Mariel Mae Anne R. Macrohon
GANG-related violence is not new in Davao City. Almost every day you can read reports about a minor committing from simple to complex crimes.
What do you think is the reason behind why these? Who are the main characters in this deadly game of turf war? And why can’t the government and the police put this type of violence to end?
Fourteen-year-old Joshua admitted his involvement before in gangs. They had hazing like fraternities where aspirants are hit with wood, whipped with belts, slapped, and singed with cigarettes.
After the initiation, they go off to start riots.
They always bring around weapons —pana, sumpak, knives, ice picks, and rocks. According to Joshua, sometimes some of them survive riots unscathed, others are left injured and sometimes others die.
If everyday living means putting their lives at risk, then why would they still choose to join a gang?
According to Joshua, he found camaraderie and sense of belongingness in a gang.
“Ang kalipay ug kalingaw na ginahatag sa gang sa akua kay dili jud mahatag sa akuang pamilya (The happiness and fun provided by my gang are denied me by my family),” he said.
He said he would rather get himself hurt during gang riots than stay at home while watching his parents gamble, not giving him even the slightest attention he wants.
Most members are out of school. With nothing to keep them busy and happy, they get worse.
According to PO1 Cameros of Sta. Ana Police Station, one minor gang member has tried marijuana and shabu with the gang. He had shoplifted in a convenience store and stabbed a man.
There’s just too many of these stories, all of them leaving scars on the victims and aggressors, some temporary, others permanent. Sometimes the blame is put on the local government units that are tasked to attend to the social welfare of every Dabawenyo.
The government and policemen are also not exempted as they are questioned on why gangs continue to proliferate. It remains a threat not only to teenagers but also to the parents.
In the eyes of the law, a juvenile or a minor is any person under the legal adult age. This age varies from state to state. In the Philippines, girls and boys below 18 of age are still minors.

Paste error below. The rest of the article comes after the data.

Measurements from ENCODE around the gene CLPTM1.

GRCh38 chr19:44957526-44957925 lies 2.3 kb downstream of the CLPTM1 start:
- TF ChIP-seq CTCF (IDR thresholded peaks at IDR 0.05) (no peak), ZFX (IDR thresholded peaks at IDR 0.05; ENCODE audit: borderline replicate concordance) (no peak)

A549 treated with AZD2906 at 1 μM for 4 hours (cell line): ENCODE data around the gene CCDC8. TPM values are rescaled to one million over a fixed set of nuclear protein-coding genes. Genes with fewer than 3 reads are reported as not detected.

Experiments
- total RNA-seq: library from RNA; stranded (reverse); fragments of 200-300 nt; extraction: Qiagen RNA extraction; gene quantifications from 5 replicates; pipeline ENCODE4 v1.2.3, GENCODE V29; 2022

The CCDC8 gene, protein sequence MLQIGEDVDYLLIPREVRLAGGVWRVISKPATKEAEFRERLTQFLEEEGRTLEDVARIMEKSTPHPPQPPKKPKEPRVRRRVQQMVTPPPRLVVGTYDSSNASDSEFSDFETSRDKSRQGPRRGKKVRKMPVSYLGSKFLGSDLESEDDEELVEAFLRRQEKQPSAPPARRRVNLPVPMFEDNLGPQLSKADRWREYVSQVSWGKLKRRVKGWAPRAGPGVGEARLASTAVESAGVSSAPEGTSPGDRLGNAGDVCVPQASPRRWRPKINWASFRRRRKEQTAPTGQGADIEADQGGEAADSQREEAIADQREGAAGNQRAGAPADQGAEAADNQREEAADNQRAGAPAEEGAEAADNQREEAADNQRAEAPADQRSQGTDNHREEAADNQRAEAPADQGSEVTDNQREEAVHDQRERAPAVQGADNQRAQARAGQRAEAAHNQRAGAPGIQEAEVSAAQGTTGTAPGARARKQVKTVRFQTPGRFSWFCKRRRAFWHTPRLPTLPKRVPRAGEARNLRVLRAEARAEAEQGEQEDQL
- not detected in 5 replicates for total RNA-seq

According to Senator Kiko Pangilinan who crafted Republic Act No. 9344 known as the Juvenile Justice Law, the law aims to protect the welfare of children in conflict with the law, majority of whom are guilty of minor crimes such as petty theft, vagrancy and sniffing glue.
Leonardo Valdesco Tarongoy, Operation Manager in Sta. Ana Police Station said that if he’s given the chance to change the age of exemption from criminal charges, he would.
“Because of this law, children are pampered and chances are high that these young offenders would become chronic delinquents and worst, hardened criminals,” Tarongoy added.
Aside from that, families of the victims are also deprived of their right to justice if the suspect is a minor.
“The law is really disappointing,” Tarongoy said.
According to Tarongoy, it has been a repetitive cycle. They rescue a minor who committed a crime, bring him/her to the proper office, then bring him/her to the police station, and then release.
“After how many days, we end up rescuing the same minor we’ve rescued several days ago. The law breeds criminals,” he said.
According to Tarongoy, the law is putting these minors to danger. Gangster leaders or criminal syndicates are more encouraged to employ children knowing that they won’t suffer the criminal consequences.
Even Vice Mayor Rodrigo Duterte wanted to change the age bracket of exemption from criminal consequences, according to Tarongoy.
Contrary to what Tarongoy said, Lita Adaton, a parent of a former gang member said, that the law is just fair because children below 18 cannot discern yet and don’t have the mental capacity to determine right from wrong.
But another parent named Kenneth Englis believes that incarcerating these minors or young offenders will deter syndicates from conspiring with them.
This Juvenile Justice and Welfare Act of 2006 encourages felony among the youth and this discourages the police to arrest minors. Sometimes, the police would just tell a complainant to just beat up the offender if they catch him. If the police sound jaded, that’s because they have seen these teenagers go in and out of jail and in again, even after undergoing counseling by the DSWD.
The law is one of the reasons why the local government and police authorities are having difficulties in regulating these minors. Their hands are tied and can’t freely do what they should to serve what is due to everyone.
Several weeks ago, I saw on television news about field trips that were caught in accidents. It was scary to see the injured and dead students. It made me scared of field trips although I know there are many, many things you can learn outside the classroom.